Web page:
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Wall Street watchdog launches review of securities arbitration system
July 17, 2014 / 6:05 PM / 3 years ago

Wall Street watchdog launches review of securities arbitration system

July 17 (Reuters) - The Financial Industry Regulatory Authority (FINRA) has launched a task force to review its controversial arbitration system in which investors must resolve their legal disputes with brokerage firms, the Wall Street industry-funded watchdog said on Thursday.

FINRA’s new task force, whose 13 members include securities lawyers, industry officials and investor advocates, will review the regulator’s arbitration system for the next year to consider possible changes that would improve its transparency, impartiality and efficiency,” the regulator said in a statement.

FINRA established the task force to get a “fresh look” at the system from the various perspectives of its members, said Richard Ketchum, FINRA’s chairman and chief executive, in an interview. The watchdog also runs Wall Street’s arbitration forum. Investors must agree to resolve legal disputes with their brokerage firms in FINRA’s arbitration system when they sign agreements to open their accounts.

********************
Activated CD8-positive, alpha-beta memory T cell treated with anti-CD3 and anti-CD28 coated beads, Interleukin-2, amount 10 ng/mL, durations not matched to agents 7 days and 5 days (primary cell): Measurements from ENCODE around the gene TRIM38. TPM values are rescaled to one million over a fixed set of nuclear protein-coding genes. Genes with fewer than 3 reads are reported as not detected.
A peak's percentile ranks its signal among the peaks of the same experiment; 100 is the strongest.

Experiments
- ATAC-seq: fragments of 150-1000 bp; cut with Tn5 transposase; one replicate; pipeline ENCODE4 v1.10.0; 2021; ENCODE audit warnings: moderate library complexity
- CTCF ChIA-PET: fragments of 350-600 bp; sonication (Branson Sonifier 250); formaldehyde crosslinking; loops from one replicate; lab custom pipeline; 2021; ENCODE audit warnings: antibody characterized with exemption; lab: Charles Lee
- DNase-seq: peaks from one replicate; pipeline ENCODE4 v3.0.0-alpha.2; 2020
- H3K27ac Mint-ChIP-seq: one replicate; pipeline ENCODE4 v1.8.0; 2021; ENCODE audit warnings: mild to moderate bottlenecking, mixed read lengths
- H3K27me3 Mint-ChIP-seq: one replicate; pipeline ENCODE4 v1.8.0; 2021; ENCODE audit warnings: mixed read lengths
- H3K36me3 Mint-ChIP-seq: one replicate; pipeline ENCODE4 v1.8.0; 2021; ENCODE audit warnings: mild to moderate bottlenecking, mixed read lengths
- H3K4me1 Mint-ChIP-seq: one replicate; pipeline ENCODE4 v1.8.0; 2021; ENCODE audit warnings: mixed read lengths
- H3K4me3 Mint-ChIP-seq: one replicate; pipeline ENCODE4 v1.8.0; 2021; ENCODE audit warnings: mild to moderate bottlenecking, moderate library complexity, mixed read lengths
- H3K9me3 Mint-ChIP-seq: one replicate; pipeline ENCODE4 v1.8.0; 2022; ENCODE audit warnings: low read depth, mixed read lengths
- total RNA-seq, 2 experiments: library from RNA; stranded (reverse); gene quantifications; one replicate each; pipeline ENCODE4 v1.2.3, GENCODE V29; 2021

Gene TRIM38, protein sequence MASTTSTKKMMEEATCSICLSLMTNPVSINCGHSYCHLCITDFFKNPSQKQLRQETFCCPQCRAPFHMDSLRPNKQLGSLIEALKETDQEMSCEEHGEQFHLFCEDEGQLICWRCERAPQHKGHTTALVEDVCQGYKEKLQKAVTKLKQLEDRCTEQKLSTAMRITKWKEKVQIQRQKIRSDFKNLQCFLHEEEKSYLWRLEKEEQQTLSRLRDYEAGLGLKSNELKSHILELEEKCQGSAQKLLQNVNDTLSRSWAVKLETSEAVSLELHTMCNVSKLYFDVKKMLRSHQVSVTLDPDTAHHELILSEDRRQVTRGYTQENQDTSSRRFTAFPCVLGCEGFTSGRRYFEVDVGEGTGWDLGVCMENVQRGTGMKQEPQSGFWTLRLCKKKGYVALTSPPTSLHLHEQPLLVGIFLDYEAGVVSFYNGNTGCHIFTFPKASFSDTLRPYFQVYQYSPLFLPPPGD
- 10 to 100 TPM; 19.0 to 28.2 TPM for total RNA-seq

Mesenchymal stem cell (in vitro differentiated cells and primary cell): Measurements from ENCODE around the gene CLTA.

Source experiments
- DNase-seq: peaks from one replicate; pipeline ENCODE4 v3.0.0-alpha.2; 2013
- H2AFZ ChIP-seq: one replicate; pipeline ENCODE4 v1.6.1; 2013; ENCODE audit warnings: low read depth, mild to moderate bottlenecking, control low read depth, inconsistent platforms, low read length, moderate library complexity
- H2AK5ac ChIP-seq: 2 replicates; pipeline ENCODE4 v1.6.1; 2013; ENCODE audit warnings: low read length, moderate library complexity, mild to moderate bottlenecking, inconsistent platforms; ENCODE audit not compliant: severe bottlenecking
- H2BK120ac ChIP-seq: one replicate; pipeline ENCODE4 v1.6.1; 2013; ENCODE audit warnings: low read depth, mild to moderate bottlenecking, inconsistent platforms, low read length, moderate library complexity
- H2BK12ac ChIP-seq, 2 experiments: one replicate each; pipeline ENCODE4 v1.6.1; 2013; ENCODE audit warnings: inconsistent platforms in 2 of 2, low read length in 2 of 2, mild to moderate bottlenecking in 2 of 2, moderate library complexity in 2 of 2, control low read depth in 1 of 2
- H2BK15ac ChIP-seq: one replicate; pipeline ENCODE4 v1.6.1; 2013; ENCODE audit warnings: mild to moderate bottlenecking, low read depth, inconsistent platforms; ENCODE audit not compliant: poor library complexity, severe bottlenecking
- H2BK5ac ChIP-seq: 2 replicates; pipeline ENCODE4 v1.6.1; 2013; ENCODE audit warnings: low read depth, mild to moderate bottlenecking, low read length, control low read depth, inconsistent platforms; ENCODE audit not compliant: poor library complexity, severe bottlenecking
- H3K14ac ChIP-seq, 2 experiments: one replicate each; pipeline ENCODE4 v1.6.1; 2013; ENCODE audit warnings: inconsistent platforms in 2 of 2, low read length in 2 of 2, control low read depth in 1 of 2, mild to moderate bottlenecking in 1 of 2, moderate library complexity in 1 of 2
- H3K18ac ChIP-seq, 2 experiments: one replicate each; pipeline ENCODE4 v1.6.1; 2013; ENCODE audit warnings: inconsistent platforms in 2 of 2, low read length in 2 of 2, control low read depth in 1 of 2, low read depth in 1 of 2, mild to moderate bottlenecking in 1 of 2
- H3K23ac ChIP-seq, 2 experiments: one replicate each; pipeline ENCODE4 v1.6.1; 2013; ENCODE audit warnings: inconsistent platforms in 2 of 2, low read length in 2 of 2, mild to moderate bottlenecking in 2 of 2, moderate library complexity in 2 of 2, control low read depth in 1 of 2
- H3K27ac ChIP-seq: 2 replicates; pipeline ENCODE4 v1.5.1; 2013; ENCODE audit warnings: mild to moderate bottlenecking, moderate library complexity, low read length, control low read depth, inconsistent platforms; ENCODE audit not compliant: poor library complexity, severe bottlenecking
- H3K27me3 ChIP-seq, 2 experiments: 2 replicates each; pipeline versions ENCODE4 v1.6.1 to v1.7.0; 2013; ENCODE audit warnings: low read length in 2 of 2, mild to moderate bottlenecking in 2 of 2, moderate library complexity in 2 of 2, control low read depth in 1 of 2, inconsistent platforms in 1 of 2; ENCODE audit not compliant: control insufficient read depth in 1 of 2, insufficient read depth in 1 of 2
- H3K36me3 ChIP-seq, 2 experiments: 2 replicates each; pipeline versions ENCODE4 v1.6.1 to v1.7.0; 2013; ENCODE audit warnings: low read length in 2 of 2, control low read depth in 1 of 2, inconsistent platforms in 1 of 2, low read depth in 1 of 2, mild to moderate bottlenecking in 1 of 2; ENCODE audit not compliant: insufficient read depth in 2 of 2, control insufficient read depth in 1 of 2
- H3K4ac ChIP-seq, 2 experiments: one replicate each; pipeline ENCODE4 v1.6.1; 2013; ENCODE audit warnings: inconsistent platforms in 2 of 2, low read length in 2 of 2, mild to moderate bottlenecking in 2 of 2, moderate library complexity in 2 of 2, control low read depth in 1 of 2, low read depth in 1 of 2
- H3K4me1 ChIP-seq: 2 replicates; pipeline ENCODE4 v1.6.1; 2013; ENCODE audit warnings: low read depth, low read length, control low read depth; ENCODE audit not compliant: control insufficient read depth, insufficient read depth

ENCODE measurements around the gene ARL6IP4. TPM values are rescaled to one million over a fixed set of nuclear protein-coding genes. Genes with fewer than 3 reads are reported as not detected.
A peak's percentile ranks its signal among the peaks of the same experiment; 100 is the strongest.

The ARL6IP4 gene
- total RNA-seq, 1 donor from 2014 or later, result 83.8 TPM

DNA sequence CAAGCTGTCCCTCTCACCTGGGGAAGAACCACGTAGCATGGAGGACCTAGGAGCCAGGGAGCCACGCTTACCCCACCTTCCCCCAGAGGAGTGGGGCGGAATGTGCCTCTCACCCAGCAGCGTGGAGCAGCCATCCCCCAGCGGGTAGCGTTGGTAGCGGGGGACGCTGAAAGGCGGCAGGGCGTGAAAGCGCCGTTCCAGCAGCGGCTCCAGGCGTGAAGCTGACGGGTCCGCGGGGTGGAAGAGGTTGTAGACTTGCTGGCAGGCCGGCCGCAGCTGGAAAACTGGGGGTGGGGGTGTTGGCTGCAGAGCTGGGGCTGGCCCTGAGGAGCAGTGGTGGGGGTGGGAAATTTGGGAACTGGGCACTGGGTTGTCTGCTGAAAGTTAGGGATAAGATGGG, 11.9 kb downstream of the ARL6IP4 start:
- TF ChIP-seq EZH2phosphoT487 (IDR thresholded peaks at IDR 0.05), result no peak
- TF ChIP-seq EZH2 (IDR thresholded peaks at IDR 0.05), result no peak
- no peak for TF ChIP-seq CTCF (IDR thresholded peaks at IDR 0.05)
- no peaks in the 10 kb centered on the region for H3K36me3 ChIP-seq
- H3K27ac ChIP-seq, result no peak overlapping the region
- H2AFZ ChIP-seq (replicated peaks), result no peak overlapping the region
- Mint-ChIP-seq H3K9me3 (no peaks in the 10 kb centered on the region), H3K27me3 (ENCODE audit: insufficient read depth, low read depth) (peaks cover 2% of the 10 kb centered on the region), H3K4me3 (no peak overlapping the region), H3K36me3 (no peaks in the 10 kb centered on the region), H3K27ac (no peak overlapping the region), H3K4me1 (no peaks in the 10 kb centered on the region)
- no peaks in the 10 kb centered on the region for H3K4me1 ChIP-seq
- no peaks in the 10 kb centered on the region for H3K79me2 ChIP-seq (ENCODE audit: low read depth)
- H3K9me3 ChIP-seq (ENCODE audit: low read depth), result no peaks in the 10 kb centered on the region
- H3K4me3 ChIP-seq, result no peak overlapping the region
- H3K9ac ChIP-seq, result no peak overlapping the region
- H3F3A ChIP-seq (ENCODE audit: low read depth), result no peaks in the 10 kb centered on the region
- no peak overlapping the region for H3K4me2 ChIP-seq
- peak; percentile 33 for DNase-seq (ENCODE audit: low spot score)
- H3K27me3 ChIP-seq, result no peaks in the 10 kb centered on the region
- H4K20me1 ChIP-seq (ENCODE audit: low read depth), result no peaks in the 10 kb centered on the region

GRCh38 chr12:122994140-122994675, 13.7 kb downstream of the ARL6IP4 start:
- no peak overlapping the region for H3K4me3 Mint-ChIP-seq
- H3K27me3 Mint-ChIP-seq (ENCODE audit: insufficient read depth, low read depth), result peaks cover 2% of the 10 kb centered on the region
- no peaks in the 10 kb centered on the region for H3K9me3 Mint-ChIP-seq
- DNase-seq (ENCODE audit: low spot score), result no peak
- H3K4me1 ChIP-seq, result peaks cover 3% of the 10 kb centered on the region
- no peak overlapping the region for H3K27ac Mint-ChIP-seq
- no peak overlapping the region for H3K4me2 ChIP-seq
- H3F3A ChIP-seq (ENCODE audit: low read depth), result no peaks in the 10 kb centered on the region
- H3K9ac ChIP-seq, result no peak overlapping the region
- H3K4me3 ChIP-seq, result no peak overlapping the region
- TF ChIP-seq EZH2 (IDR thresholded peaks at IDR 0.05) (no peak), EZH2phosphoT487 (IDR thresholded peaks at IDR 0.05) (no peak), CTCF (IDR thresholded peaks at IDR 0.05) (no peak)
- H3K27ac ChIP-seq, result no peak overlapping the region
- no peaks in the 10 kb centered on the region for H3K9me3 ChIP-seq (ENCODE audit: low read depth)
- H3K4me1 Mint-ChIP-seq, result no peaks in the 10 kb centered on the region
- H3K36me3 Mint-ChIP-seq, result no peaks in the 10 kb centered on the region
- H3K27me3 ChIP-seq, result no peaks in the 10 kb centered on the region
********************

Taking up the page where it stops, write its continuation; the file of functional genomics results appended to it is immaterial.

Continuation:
Securities arbitration has always been controversial, with “strong and different views” coming from investor lawyers and brokerage firms, Ketchum said.

Brokerages and investor lawyers typically view the system as imbalanced in the other side’s favor. “It tends to be a situation of people taking issues without having a conversation with the other side,” Ketchum said.

Topics that the task force will address have not yet been set. The task force will establish its own agenda under the direction of its chair, Barbara Black, a professor and director of the Corporate Law Center of the University of Cincinnati College of Law, Ketchum said.

One possible focus could be a FINRA plan that would restrict industry veterans from acting as arbitrators in many disputes between investors and their brokerages, Ketchum said.

Other task force members include Joseph Borg, director of the Alabama Securities Commission, Barbara Roper, director of investor protection for the Consumer Federation of America, an advocacy group, and Harry Walters, who co-heads wealth management litigation for Morgan Stanley.

The task force will report back to FINRA with its findings. (Reporting by Suzanne Barlyn; Editing by Cynthia Osterman)

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